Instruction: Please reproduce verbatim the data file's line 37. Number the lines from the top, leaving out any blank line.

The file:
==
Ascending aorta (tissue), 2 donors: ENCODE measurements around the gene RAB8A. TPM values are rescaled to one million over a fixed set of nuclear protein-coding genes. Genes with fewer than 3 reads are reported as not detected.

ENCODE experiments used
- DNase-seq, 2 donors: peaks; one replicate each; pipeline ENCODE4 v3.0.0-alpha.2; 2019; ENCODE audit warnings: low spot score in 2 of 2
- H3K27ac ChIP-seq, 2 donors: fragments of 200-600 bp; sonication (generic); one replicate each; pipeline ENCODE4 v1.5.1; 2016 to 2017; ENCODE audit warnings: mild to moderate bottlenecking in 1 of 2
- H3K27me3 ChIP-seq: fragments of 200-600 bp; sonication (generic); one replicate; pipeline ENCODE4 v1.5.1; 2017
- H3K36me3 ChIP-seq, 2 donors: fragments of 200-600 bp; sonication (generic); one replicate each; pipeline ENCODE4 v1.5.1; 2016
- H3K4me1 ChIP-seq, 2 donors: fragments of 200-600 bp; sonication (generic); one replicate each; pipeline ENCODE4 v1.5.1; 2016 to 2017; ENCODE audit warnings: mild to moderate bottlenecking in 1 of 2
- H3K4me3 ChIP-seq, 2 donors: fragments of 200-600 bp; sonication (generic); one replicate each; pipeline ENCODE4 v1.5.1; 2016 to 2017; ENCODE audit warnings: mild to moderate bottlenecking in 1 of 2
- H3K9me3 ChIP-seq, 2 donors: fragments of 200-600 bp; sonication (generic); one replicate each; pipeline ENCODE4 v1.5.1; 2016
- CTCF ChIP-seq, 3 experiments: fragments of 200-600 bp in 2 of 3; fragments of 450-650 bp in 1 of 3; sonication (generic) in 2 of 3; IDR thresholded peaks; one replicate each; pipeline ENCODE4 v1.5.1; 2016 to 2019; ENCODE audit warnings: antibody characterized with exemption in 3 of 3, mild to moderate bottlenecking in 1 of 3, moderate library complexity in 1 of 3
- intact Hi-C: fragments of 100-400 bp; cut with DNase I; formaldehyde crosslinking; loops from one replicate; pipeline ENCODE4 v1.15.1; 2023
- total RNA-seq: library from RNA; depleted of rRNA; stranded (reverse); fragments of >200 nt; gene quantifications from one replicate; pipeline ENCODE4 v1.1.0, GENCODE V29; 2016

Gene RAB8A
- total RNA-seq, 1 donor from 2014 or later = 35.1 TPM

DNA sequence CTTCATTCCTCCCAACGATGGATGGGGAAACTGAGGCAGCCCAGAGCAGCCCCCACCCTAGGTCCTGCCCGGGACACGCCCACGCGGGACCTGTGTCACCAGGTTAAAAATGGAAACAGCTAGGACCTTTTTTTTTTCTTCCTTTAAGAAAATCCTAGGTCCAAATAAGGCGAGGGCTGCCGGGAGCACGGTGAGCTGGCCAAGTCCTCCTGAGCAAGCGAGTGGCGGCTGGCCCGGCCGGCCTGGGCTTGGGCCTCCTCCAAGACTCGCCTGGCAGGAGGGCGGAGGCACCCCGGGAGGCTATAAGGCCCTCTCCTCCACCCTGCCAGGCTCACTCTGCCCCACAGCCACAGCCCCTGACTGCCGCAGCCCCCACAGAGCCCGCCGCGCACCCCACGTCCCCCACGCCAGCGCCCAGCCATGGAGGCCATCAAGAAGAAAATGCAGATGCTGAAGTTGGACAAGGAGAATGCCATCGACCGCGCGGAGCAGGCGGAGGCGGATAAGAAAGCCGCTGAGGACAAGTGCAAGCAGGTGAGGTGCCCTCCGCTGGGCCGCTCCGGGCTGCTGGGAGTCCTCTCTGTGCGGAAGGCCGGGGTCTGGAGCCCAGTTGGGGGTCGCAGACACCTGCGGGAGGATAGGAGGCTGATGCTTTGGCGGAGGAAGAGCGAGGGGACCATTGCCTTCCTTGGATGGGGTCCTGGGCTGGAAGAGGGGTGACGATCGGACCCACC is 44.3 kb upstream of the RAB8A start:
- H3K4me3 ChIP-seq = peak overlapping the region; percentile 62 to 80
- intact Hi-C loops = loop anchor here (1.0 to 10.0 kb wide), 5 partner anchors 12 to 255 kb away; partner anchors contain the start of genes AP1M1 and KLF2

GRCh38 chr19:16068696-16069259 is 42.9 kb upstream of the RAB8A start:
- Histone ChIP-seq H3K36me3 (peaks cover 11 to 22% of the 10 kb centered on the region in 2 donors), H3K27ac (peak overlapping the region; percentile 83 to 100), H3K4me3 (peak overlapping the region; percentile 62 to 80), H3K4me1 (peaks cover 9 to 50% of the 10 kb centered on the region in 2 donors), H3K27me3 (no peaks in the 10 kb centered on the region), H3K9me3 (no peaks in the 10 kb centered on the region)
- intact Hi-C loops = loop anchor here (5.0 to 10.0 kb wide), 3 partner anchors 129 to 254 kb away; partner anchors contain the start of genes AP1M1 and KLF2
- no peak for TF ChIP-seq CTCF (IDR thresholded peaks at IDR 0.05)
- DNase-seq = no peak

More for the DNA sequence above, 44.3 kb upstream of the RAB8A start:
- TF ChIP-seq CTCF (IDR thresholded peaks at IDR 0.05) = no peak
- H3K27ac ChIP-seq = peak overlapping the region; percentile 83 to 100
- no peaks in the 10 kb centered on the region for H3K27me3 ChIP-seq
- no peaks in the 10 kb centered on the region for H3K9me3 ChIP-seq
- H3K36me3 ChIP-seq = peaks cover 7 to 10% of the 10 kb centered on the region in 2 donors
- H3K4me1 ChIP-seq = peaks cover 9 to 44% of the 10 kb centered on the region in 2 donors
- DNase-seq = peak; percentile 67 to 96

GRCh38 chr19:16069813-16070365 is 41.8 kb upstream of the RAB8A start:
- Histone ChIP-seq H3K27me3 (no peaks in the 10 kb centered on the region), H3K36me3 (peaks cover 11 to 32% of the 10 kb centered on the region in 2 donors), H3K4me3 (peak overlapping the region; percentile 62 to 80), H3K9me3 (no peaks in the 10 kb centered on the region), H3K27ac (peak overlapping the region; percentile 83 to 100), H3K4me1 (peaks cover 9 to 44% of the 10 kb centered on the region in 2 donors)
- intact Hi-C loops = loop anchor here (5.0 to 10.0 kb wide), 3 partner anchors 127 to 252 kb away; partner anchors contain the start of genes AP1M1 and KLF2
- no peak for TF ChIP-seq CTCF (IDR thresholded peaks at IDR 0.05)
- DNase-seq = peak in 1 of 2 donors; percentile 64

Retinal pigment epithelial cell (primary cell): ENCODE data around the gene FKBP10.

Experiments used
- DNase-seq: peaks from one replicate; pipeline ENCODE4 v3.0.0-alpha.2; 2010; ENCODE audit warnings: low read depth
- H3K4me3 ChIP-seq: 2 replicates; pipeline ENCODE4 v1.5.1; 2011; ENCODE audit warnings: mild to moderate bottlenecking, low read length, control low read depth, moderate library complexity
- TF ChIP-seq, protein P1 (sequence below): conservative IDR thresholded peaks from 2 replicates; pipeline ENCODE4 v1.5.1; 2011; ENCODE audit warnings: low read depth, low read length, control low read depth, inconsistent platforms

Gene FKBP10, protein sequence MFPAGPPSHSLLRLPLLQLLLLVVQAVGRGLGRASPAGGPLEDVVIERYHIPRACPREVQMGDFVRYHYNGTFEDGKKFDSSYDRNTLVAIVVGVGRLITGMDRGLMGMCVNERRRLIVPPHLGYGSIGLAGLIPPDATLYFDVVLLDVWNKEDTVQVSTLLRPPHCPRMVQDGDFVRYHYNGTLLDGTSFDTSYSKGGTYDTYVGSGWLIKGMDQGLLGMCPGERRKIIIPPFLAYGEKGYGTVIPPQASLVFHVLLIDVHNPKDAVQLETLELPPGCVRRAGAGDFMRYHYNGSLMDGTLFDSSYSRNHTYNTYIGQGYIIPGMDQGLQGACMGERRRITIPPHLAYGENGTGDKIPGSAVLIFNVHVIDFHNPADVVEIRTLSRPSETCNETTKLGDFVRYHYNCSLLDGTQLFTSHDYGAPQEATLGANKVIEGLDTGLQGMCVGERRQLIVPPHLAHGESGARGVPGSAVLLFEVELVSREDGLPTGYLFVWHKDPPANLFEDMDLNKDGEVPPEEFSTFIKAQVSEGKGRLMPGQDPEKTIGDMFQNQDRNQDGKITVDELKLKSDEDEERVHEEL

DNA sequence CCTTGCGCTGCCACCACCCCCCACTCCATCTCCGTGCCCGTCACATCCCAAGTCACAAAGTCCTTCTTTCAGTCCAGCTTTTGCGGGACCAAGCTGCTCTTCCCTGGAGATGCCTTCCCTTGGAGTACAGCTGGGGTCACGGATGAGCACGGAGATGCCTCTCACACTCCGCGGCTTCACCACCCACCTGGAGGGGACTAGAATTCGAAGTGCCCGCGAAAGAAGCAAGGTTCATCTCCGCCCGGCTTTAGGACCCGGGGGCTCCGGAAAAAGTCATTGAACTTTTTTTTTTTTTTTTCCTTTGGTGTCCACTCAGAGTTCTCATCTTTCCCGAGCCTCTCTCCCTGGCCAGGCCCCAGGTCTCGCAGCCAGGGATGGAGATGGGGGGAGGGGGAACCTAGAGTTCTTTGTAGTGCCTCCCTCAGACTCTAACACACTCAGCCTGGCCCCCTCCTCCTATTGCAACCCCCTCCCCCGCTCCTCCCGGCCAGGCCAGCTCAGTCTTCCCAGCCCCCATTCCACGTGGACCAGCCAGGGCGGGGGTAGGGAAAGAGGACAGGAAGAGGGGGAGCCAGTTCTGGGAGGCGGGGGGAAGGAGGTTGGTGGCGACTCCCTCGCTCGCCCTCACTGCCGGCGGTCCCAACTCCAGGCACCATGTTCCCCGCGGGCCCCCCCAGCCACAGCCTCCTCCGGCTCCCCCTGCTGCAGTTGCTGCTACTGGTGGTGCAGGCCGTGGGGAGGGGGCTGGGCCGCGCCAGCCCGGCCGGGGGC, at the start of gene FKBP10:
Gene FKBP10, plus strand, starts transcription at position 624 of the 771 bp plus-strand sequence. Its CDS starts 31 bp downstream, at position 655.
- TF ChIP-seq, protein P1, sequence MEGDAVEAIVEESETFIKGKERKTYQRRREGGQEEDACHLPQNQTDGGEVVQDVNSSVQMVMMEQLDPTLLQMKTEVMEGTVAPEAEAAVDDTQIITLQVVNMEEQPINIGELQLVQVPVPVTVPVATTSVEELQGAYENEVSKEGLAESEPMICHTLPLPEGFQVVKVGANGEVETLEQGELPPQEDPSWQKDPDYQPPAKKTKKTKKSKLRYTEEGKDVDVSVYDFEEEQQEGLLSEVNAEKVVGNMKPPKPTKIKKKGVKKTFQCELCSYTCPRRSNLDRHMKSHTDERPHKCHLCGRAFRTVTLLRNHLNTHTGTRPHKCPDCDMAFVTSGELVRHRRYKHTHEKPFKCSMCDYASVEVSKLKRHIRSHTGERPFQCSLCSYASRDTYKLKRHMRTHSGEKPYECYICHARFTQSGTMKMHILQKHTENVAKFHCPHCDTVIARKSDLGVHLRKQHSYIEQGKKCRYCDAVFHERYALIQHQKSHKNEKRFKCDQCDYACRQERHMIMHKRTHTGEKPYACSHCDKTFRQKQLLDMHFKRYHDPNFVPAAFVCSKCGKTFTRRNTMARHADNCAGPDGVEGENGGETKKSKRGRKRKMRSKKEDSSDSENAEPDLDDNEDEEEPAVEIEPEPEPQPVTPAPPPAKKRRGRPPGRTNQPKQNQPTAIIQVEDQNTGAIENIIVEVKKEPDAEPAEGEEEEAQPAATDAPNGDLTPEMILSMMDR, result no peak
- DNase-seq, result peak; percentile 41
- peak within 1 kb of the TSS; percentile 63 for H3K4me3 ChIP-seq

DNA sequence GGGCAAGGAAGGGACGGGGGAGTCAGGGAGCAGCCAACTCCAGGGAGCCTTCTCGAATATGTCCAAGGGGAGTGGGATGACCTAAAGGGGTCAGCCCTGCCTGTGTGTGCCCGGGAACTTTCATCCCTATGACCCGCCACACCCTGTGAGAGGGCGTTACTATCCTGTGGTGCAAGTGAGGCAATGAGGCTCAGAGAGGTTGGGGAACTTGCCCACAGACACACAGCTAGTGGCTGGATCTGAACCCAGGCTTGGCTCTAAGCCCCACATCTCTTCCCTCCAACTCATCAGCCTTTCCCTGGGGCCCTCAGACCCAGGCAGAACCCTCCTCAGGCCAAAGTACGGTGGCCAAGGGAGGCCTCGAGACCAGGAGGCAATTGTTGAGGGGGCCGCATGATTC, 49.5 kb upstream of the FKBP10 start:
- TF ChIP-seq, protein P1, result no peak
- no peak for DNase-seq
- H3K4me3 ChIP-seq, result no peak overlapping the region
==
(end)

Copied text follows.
Experiments used